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After the Deluge at X

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The X Initiative, Logo digital image, 2009 via X-initiative

Last night at the X Initiative, Lindsay Pollack led a panel entitled AFTER THE DELUGE? PERSPECTIVES ON CHALLENGING TIMES IN THE ART WORLD. The topic was clearly on the minds of many, as well over three hundred people packed the second floor of the old DIA space. With early Derek Jarman cycling eerily in the background, and the oblivious, hissing steam pipes quickly bringing the room to a broil, Pollack peppered Jefferey Deitch, of the eponymous Projects, Brett Littman, ED of The Drawing Center, Michael Rush, Director of the Rose Museum and Anya Kielar, doing double duty as an artist and as a former gallerist at Guild & Greyshkul.

The combination of the heat, the disparate panel, and the who's who crowd could easily have led to an heaping serving of platitude before everyone slunk up 10th avenue to one of the myriad openings on offer. Fortunately for all, Pollack took the opportunity to remind everyone in attendance how refreshing good journalism can be, and her guests, perhaps sensing that they were among friends, were remarkably candid and open, even as Pollack hit them with multiple follow up questions.

Rush, in particular, seemed eager to damn the torpedoes early and often, taking the first opportunity to remind everyone that, worldwide protests non-withstanding, the Rose is still due to be shuttered and its collection sold to ease Brandeis's financial situation. Rush emphasized that the Rose's own finances were relatively stable, considering the challenges facing all arts organizations at present, and that the selling of the Rose remains at the center of the university president's personal plan to rescue his institution. Rush painted a vivid picture of a largely independent organization, having been built and funded almost entirely of its own initiative, led to the financial slaughter at the hands of a rapacious and unfeeling bureaucracy. He indicated his support for legislation, introduced by Richard Brodsky, that would make it illegal (in New York) for institutions to sell donated works in the manner that Brandeis is currently attempting, as well as his sympathy for the many donors whose gifts would now be sold against their wishes, saying wistfully at one point, "a lot happens on good faith, and I think those days are over."

Apropos of nothing, Brett Littman began the evening with a hurried power point presentation diagramming how the structure of the art world has changed over the past several centuries. Later, addressing the topic at hand, he would say that the Drawing Center would shift from eight shows to six, but expressed optimism that the economy would force institutions to use their collections in new ways, a sentiment seconded by Rush. Littman also made the point that during the recent madness gallerists were often more willing to "step over the line" and attempt to influence institutional decisions about what works should be shown and how. Littman seemed pleased at the thought of humbled dealers and their ilk returning to their regularly scheduled role, leaving professional decisions to the qualified.

Tim Noble and Sue Webster, Electric Fountain, 390 LED bulbs and 527 meters of neon tubing, 2008 via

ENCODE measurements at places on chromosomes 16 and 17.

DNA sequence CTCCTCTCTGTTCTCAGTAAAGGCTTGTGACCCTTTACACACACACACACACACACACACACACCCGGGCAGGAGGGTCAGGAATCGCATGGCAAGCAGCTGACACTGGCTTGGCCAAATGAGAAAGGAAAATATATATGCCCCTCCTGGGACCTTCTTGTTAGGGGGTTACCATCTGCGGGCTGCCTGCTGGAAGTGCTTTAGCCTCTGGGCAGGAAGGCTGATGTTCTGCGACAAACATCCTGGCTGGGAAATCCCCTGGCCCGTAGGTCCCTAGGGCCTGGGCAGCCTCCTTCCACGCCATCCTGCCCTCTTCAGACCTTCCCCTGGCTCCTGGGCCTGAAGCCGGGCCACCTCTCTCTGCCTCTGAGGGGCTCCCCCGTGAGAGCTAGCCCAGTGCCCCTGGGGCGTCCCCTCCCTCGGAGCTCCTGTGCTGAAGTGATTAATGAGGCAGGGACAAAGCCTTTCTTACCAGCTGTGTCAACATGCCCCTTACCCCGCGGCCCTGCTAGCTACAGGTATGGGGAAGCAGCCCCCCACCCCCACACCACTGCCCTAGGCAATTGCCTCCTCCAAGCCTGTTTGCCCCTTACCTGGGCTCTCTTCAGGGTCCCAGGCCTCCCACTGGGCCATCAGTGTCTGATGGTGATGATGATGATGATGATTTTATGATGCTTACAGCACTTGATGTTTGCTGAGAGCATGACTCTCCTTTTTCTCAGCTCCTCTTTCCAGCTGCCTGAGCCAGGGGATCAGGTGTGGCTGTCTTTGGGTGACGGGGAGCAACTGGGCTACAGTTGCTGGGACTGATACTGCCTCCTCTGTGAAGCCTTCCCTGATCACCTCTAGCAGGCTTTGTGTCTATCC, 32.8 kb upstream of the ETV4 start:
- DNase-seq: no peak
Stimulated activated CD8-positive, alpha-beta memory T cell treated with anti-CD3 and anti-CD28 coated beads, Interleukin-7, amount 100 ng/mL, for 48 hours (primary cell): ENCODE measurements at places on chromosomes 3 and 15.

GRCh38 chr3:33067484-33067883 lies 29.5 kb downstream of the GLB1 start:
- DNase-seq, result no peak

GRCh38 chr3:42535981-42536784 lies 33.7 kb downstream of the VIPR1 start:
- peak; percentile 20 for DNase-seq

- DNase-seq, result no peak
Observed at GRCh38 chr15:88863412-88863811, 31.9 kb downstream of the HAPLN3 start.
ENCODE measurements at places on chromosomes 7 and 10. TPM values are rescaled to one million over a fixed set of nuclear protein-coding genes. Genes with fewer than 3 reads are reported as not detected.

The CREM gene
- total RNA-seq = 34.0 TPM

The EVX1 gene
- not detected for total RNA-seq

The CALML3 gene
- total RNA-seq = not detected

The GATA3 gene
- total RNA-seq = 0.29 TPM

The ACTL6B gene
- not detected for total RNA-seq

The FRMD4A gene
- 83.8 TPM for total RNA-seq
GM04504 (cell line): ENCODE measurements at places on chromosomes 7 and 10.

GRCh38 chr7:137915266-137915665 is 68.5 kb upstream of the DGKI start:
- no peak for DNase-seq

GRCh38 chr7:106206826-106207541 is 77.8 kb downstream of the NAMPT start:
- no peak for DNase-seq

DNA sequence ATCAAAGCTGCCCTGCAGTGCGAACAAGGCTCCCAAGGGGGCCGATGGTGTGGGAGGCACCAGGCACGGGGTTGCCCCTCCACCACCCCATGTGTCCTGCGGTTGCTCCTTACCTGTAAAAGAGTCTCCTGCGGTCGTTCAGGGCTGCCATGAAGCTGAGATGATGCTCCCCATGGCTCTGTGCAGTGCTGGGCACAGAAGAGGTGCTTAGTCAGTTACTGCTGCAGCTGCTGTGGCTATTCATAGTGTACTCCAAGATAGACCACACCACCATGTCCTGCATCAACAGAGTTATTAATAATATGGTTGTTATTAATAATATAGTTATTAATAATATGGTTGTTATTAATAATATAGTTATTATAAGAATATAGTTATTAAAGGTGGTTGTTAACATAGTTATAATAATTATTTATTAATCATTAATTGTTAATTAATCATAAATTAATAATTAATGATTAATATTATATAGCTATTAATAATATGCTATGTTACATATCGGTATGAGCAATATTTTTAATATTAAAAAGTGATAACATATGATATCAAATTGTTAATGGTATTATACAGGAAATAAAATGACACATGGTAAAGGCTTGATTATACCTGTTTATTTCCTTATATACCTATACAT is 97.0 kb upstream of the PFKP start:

Deitch expressed a similar feeling but in the opposite direction, saying that he was happy to finally have an excuse to 'say no,' to some of the more expensive project proposals that came across his desk. He also spoke at length, with Pollack's prodding, about what he termed 'the confusion of aesthetic and market values,' or the belief, apparently widely held, that the most expensive art is also the best. This would change, or so he hoped, in the near future; given the shifting buying practices of the "six billionaires" who had been setting the market in recent years, one of whom recently canceled all his previous purchases for the last six months. In an implicit contrast to Littman's lusting for a chastened private sector, Deitch argued that the recent proliferation of art fairs had made curators lazy, leading them to abandon such traditional tools as the studio visit and the gallery tour. Instead, curators had simply gone "to Miami for Art Basel 'cause it's more fun," giving one the image of an army of hung-over curators sheepishly filtering back into galleries, wearing dark glasses and making fumbled apologies for 'last night.' Or in this case, the past five years.

Anya Kielar, the only woman and the only artist on the panel, was also left to cover all those galleries that are not multimillion dollar, international institutions. At her own recently closed Guild & Greyshkul, she had seen the writing on the wall when she realized she was borrowing from her artists to pay her bills and her staff. Indeed, the contrast between her own candid admission that she now relies on her MFA, which allows her to teach art in a prison, for a living and Deitch's relief at not necessarily having to fund million-and-a-half dollar projects like Electric Fountain could not have been more striking. Kielar also voiced the now familiar sentiment, echoed by the other panelists and heard throughout the art world recently, that this economy might push things to be "a lot more renegade," and that this was surely positive.

Or, as Rush put it earlier in the evening: "Two years ago we would gather like this, and all we would talk about was the money. And now the economy has crashed and all we talk about is the money. Maybe, just maybe, this can help us move beyond the money."